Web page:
Rome began as a collection of primitive huts on the banks of the Tiber, some considerable time before Romulus founded the great city. Ruled by kings for the first two and a half centuries, the Romans abolished the monarchy and created for their little city state a form of government that was successfully adapted to control an Empire. The Romans learned how to weld together a larger state by integrating other city states and tribes, offering them the benefits and privileges of Roman citizenship in return for services and manpower in the army and government. Roman society was based on wealth, and extreme snobbery permeated every level of the social hierarchy. Upward mobility was rare during the Republic, and equal rights were out of the question. At the bottom of the heap were the slaves, with no rights at all. Although little remains of Roman architecture from this period, the famously straight Roman roads began during the Republic, fanning out from the capital towards all parts of Italy. Patricia Southern charts the rise of Rome from its humble origins to its dominance of the western world, describing the personalities who helped to shape it, such as rebel gladiator Spartacus, Hannibal, the Carthaginian leader who invaded Italy, Caesar and Pompey, and finally Octavian, Cleopatra and Mark Antony.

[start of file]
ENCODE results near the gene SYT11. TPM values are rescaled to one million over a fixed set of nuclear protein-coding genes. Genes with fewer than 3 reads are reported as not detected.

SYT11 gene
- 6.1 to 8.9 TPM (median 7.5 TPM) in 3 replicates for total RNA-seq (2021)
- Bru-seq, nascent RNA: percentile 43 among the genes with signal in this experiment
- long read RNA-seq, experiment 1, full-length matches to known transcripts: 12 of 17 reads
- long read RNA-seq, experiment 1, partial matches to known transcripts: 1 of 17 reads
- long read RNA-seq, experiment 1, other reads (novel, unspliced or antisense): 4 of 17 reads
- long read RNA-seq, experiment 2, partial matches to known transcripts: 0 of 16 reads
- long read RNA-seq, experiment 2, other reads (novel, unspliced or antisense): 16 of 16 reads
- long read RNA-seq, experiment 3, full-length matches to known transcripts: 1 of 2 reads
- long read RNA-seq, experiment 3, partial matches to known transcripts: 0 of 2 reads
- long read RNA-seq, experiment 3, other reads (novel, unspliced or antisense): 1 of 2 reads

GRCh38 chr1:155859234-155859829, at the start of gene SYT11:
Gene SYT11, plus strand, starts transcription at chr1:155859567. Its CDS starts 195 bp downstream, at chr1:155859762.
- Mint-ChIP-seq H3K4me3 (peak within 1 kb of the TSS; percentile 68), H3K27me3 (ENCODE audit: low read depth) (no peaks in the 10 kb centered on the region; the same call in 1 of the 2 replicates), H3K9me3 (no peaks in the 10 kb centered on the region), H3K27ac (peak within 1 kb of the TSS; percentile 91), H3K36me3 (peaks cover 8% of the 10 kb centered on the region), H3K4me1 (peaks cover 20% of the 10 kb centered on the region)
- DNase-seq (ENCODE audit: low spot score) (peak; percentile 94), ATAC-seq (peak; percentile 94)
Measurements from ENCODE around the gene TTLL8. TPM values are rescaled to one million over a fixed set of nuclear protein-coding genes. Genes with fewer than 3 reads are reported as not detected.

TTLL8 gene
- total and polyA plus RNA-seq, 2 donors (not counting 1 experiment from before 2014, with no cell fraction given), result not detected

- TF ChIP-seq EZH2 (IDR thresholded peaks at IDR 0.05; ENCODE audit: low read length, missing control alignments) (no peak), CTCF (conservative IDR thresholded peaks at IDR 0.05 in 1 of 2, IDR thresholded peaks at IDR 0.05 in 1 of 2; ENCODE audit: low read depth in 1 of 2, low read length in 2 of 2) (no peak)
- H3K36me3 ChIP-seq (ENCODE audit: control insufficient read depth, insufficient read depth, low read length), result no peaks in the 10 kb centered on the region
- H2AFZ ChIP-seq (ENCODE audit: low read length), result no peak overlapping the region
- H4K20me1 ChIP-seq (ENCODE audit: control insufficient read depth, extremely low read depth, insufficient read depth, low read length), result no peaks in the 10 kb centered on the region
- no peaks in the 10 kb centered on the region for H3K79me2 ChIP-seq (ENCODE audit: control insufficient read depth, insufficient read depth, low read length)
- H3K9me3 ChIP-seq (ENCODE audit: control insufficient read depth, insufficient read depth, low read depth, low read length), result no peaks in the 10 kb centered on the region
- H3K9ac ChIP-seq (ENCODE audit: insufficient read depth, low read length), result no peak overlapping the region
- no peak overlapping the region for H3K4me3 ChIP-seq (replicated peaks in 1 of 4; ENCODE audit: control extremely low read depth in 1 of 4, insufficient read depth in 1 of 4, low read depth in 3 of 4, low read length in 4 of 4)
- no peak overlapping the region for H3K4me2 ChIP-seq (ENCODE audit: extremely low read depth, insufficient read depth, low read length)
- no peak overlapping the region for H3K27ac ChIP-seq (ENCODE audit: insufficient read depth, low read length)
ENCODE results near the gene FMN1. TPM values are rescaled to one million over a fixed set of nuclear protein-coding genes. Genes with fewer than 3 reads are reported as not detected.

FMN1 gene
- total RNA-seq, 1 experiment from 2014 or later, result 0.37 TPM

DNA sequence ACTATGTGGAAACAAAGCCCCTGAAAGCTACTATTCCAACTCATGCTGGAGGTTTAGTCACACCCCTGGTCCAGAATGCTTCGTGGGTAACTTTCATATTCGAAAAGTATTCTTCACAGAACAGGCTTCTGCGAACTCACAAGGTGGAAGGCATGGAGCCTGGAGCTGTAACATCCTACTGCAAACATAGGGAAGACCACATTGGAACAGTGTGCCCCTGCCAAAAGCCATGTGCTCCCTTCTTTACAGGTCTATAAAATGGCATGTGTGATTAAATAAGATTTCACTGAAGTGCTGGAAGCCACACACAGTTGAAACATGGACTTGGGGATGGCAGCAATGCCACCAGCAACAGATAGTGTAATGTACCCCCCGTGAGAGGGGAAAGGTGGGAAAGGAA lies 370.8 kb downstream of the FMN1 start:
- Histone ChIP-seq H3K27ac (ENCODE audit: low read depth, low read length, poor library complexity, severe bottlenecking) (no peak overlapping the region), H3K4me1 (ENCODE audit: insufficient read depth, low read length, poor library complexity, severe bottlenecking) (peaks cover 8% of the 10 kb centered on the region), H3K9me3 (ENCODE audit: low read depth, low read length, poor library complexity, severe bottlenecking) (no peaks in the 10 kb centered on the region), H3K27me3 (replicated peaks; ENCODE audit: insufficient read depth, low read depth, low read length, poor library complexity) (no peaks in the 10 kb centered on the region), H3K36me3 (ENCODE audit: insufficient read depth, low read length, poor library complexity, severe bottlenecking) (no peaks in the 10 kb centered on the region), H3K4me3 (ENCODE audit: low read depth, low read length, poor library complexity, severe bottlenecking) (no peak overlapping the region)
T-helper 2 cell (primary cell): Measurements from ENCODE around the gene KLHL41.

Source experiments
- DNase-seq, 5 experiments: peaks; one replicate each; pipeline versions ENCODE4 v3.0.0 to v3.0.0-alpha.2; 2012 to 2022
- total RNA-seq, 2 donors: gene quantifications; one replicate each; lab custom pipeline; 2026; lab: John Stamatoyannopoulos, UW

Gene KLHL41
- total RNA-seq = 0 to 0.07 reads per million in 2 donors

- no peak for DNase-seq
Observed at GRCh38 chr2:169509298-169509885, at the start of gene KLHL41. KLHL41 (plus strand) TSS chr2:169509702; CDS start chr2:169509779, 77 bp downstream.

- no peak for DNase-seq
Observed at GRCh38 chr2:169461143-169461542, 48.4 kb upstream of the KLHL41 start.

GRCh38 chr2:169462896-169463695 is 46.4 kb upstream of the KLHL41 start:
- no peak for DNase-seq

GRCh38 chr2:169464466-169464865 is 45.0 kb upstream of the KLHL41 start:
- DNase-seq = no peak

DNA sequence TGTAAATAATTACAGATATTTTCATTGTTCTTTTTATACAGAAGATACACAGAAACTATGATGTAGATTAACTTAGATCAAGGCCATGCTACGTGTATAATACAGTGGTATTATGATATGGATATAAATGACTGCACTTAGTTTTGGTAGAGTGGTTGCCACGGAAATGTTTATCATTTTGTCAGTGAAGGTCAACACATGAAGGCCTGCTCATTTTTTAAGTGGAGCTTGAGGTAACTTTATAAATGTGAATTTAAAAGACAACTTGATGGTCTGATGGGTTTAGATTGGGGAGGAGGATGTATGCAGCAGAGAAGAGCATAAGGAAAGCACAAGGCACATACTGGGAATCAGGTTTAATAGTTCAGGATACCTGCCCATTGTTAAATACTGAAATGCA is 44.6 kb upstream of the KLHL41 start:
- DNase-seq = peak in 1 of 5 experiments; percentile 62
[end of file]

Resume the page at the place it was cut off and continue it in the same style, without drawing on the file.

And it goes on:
|Publication date:||1st March 2011|
Patricia Southern is an authority of the history of ancient Rome and the author of eleven books on the subject. Her other books include: CLEOPATRA ('In the absence of Cleopatra's memoirs, Southern's commendably balanced biography will do very well' THE SUNDAY TELEGRAPH. 'Scholarly and readable... looks carefully behind the rhetoric of a hostile ancient press' DR PETER JONES); JULIUS CAESAR ('Her style is delightfully approachable: lean and lucid, witty and pacy' ANTIQUITY); DOMITIAN: TRAGIC TYRANT ('A lively and wittily written book - the story of a strange life, enjoyably told' CLASSICAL JOURNAL); THE ROMAN EMPIRE FROM SEVERUS TO CONSTANTINE ('Writing ...More About Patricia Southern